New York Photo Review
Volume 3 Issue 8 March 7 to 13, 2012

Location Location Location
Willie Doherty
One Place Twice Photo/Text/85/92
Don Burmeister
Remote Control by Willie Doherty. Source:
Willie Doherty, "Remote Control" 1992

One of the first questions viewers have on seeing a landscape photograph, no matter how abstract or generic, is: ‘Where was this taken?’ The importance of this question of place is seen in the small show of large photographs by Willie Doherty currently at the Alexander and Bonin Gallery.

The lower level of the gallery is filled with large black and white photographs of what seems to be obscure corners of some northern European, industrial town. Blank intersections, a path through some scruffy woods, an alleyway between two industrial properties. On top of these the photographer has laid out ominous words in stark, black and white all-caps type: “REMOTE CONTROL”, “UNSEEN BY THE BORDER”, “SHIFTING GROUND.”

Ho-hum, and pretentious were the two phrases that came to mind. Then a glance at the press release changes the equation – Willie Doherty, Derry, Northern Ireland, 1985. Suddenly we see each scene in a different light. The Troubles lurking at every street corner, what did that security camera see last night? Every image now takes on an urgency it lacked before. Each image, seemingly shot with a large format camera, meant that the photographer risked being shot himself whilst taking it. A time and a place have been captured quite effectively.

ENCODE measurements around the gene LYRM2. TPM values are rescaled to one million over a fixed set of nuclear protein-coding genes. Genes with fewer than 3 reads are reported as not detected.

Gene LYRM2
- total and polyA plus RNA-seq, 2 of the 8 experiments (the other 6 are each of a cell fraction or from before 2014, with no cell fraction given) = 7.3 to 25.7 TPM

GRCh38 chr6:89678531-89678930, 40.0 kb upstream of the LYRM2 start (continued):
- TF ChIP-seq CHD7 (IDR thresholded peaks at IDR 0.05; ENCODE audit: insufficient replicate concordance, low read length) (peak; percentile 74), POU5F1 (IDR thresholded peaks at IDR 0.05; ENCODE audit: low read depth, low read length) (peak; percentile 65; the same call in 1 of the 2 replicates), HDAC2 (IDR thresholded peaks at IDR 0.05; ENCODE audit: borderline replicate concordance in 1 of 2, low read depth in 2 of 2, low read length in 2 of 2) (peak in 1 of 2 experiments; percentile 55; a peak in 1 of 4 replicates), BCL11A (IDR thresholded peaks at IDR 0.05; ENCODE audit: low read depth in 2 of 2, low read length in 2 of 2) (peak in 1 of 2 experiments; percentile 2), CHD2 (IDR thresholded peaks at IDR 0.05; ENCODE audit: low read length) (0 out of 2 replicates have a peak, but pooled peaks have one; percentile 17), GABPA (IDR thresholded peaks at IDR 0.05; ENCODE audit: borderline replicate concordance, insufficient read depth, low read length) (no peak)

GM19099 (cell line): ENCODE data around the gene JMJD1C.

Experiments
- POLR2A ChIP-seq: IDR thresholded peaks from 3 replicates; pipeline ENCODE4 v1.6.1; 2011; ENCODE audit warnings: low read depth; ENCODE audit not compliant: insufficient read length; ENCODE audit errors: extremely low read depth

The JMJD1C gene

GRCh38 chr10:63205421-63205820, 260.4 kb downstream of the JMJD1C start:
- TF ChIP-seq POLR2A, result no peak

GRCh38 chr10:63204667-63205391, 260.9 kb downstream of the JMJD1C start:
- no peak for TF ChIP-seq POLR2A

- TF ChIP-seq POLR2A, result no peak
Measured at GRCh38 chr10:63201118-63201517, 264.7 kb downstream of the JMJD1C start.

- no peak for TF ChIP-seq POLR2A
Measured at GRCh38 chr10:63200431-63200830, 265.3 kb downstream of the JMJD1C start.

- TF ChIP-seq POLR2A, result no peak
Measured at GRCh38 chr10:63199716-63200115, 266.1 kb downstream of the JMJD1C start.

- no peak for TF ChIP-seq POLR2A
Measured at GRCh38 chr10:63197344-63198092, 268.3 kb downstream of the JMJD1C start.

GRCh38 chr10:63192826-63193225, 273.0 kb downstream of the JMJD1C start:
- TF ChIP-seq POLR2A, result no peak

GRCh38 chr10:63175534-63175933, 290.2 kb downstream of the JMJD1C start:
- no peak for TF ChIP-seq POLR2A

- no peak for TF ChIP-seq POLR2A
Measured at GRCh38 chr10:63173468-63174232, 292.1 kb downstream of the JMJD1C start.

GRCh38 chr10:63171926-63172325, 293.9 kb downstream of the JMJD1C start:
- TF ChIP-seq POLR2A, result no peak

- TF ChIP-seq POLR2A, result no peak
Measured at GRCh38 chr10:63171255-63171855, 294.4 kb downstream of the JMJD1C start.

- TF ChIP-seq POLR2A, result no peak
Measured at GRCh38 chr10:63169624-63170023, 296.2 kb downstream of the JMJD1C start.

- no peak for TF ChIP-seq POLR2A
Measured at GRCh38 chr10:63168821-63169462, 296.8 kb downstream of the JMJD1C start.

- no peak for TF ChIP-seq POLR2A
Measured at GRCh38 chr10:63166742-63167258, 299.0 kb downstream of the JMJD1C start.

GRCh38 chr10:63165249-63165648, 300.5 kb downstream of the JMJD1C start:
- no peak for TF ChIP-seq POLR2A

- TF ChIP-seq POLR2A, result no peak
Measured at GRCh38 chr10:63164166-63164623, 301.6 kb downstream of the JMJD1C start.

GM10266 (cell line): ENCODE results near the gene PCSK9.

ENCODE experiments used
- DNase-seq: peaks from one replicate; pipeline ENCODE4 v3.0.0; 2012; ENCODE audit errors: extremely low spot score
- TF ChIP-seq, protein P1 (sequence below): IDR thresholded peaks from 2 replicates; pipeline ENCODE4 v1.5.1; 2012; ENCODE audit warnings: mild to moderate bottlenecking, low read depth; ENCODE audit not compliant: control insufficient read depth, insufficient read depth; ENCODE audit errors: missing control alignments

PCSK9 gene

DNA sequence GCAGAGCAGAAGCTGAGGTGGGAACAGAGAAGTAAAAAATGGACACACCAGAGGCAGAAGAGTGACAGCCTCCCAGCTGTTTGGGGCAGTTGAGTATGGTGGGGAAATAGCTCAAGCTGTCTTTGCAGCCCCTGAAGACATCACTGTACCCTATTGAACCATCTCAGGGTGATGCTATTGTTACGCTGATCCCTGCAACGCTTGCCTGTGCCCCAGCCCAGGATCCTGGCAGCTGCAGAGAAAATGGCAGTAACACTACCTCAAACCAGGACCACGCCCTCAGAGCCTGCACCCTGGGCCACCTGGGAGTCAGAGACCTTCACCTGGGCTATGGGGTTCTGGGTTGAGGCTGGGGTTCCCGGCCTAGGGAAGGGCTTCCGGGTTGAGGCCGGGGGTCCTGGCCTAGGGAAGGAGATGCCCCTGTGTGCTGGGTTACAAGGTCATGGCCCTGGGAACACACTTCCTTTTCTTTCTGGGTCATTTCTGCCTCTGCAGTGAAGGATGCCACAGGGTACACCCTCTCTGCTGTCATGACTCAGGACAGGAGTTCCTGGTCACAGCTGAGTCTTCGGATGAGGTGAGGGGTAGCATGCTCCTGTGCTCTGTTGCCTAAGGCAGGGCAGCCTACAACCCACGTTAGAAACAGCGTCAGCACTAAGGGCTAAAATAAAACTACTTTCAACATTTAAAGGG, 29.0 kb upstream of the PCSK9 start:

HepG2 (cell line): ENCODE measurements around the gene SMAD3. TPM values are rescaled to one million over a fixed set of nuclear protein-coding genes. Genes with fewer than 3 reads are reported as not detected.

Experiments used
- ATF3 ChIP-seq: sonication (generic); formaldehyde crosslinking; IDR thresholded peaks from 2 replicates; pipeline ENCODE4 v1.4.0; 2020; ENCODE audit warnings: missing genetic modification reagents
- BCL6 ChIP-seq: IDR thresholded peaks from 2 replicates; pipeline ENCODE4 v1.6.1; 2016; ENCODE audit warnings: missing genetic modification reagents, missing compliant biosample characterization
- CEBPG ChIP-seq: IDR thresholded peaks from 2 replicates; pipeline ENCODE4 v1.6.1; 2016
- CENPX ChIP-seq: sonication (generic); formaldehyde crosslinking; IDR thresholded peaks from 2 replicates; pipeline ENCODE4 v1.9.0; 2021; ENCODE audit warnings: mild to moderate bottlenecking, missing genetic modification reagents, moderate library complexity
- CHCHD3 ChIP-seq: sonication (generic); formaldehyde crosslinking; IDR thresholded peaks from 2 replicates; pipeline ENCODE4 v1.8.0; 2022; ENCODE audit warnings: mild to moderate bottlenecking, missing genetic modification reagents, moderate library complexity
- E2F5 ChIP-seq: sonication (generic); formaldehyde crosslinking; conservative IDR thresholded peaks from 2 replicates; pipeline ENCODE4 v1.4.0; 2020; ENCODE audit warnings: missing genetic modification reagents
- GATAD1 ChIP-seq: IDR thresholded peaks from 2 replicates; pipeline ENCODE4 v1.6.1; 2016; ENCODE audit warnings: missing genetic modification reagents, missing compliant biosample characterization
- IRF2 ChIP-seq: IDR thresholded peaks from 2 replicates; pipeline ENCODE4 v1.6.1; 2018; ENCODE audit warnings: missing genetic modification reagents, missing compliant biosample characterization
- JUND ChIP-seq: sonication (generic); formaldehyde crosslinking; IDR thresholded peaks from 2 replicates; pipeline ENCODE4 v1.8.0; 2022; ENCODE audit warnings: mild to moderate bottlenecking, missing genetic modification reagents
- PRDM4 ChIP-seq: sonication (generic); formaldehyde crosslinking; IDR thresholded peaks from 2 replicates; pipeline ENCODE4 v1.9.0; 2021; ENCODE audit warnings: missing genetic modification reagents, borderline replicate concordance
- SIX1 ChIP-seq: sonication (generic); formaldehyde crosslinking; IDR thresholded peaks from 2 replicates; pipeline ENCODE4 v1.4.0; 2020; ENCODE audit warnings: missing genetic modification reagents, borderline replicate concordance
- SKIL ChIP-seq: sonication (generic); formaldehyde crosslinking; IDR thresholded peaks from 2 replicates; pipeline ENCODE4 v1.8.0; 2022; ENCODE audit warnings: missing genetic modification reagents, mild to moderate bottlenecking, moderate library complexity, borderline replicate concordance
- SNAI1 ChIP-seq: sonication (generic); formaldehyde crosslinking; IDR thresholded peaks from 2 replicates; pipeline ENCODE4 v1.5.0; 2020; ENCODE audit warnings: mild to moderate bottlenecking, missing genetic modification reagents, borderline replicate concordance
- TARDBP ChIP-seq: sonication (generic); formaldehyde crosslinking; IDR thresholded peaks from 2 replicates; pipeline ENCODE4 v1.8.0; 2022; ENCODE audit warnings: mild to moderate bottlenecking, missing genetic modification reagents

Decomposed by Willie Doherty. Source:
Willie Doherty, "Decomposed" 2010

Then, as you go up to the second level of the gallery where a selection of more recent work is seen, the importance of place is highlighted further. These images are the same size as the ones below, but color. Now showing segments of sky and stretches of water, these scenes could be just about anywhere. Again text is superimposed over the images – “Haunted”, “Decomposed”, “Submerged.” Without a specific location to ground these images, once again the words “ho-hum” and “pretentious” spring to mind. Alfred Stieglitz did his Equivalents more than 80 years ago, and didn’t need to add subtitles to direct the viewer.

In this convoluted artistic environment Doherty’s intentions are obscure, at least to this viewer. Ironic or not, three words came to mind as I looked up at the clouds over Chelsea: Location, Location, Location!

Willie Doherty
One Place Twice Photo/Text/85/92

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Saturday, January 28 to
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